Ethiopian Prime Minister Abiy Ahmed said Thursday he wanted to meet "soon" with Eritrean President Isaias Afwerki in a possible bid to jumpstart the stalled reconciliation process that earned Abiy the Nobel Peace Prize.
Abiy delivered a brief statement on his arrival at Addis Ababa airport after picking up the prize in Norway, where he studiously avoided media engagement.
"I want to thank Ethiopians and Eritreans. I want to especially thank President Isaias Afwerki, and I hope we will meet soon," he said.
Abiy won the Nobel in large part for reaching out to Isaias last year, creating momentum for a deal that formally ended a two-decade stalemate stemming from the two countries' 1998-2000 border war.
But during the award ceremony in Oslo on Tuesday, Norwegian Nobel Committee chairwoman Berit Reiss-Anderson noted that the peace process "seems to be at a standstill", with border crossings closed and little apparent progress on border demarcation efforts.
She said the committee hoped the Nobel would "spur the parties to further implementation of the peace treaties".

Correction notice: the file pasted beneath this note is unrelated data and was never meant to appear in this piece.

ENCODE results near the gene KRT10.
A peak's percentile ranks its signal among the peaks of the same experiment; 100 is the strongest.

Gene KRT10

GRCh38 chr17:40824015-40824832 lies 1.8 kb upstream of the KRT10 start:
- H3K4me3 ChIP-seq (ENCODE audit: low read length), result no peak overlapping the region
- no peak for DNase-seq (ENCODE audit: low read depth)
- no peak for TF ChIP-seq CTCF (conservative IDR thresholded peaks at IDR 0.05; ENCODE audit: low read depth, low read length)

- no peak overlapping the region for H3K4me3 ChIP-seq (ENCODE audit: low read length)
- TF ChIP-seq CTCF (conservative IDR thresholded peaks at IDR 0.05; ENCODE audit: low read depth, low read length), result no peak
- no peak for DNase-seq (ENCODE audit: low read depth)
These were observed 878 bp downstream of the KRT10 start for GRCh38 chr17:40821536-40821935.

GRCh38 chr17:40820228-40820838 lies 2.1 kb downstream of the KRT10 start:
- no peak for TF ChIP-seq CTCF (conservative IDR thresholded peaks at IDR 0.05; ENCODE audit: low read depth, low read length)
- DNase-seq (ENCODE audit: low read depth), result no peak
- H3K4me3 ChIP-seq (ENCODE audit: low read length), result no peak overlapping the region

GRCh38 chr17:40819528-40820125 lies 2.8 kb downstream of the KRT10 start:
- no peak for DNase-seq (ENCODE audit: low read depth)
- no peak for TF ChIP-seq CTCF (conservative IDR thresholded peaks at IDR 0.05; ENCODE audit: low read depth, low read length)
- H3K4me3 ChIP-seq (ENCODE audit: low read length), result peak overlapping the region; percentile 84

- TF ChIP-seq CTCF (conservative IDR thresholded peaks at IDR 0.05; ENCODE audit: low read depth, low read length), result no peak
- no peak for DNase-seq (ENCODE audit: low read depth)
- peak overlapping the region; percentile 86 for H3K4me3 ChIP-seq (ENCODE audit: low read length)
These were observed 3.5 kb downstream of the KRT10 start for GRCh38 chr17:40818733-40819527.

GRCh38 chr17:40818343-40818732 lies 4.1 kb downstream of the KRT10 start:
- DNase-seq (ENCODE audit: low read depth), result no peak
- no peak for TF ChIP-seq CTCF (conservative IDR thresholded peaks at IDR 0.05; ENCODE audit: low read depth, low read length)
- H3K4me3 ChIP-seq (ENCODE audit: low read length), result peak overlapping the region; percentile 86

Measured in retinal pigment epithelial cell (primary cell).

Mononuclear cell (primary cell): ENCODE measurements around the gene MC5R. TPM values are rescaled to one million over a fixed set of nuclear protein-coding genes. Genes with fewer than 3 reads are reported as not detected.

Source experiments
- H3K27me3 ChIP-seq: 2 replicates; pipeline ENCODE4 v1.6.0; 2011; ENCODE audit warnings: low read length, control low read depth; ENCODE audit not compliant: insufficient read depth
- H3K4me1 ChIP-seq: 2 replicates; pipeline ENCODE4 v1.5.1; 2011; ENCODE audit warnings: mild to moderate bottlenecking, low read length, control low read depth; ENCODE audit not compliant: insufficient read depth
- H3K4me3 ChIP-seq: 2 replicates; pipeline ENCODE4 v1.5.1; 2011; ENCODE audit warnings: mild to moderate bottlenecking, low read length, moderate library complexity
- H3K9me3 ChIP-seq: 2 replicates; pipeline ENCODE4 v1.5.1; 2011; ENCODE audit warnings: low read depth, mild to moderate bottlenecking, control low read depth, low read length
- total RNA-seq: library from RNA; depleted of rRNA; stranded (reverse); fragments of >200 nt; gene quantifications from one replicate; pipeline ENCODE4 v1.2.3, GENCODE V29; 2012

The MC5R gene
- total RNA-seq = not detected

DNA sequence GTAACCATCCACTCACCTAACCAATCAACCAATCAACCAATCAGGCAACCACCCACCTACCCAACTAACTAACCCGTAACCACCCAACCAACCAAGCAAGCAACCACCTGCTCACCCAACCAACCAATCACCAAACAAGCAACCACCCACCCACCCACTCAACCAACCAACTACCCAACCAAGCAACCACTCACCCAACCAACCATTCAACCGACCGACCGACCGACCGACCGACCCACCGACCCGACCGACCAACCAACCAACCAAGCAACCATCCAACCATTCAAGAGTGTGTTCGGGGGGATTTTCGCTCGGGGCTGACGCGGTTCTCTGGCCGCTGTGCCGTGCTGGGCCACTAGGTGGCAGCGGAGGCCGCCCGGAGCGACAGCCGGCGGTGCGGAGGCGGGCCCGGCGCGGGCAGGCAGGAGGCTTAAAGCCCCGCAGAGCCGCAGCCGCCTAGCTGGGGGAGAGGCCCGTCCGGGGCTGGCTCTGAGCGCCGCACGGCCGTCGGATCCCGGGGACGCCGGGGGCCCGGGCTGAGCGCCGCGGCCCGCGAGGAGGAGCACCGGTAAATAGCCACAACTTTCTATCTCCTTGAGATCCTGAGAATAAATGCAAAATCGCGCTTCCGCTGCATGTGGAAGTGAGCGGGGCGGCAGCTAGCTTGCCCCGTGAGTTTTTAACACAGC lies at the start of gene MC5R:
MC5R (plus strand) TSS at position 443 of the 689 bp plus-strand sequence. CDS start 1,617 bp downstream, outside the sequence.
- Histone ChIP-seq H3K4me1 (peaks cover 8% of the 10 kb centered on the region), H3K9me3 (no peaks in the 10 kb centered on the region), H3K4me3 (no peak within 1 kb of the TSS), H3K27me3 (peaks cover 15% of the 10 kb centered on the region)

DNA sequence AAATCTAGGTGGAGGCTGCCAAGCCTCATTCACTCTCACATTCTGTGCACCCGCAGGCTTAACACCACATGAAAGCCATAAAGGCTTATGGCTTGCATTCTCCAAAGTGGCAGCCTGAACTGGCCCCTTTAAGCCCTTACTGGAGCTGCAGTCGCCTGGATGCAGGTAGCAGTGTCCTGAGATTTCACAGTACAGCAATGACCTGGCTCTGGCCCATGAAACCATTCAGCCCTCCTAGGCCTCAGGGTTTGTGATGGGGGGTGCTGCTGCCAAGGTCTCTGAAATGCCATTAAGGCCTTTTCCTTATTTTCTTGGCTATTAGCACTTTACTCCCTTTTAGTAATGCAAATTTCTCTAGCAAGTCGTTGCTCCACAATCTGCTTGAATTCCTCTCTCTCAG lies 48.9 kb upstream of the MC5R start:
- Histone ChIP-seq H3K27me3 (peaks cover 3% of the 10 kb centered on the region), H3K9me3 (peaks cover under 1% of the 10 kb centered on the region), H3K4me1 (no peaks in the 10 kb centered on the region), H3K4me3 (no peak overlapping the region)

Abiy and Isaias last met in Asmara in July.
Hundreds of people waving Ethiopian flags gathered at the airport to welcome Abiy's plane, including young men from his Oromo ethnic group -- Ethiopia's largest -- who arrived on horseback.
Vendors sold T-shirts bearing Abiy's face and the words "Africa's Pride", and two brass bands played on the roadside as Abiy's convoy rolled into the city.
Fekadu Shiferaw Ayele, who works at a nearby hotel, said he hoped the Nobel would help Abiy as he confronts domestic challenges like rising ethnic violence and economic woes ahead of elections planned for next year.
"We are facing problems in many parts of the country, but this can help bring us unity," he said.
One of the men on horseback, Issa Musafa Issa, said officials in the Oromia region organised the welcome ceremony, and that he woke up before dawn to ride some 20 kilometres (12 miles) to reach the capital.
"The peace prize is not just for him, it's for us," Issa said, adding that he expected officials to give him 500 Ethiopian birr (around $15) for showing up.
This week's Nobel festivities were tainted somewhat by Abiy's refusal to field questions from the media.
Abiy's entourage attributed this in part to his "humble disposition", something the 43-year-old leader played up in his comments Thursday.
"For someone who was born in Beshasha, to represent Ethiopia and Eritrea, I do not have the personality which is worthy to stand in this great place," he said, referring to his home village.
Alemudale Gemeda, who joined the crowd to greet Abiy, said the prime minister's reluctance to speak to the press wasn't a problem.
"He doesn't need to waste his time with simple things. We are in a big transformation in economics and everything, so he needs to focus on this," he said.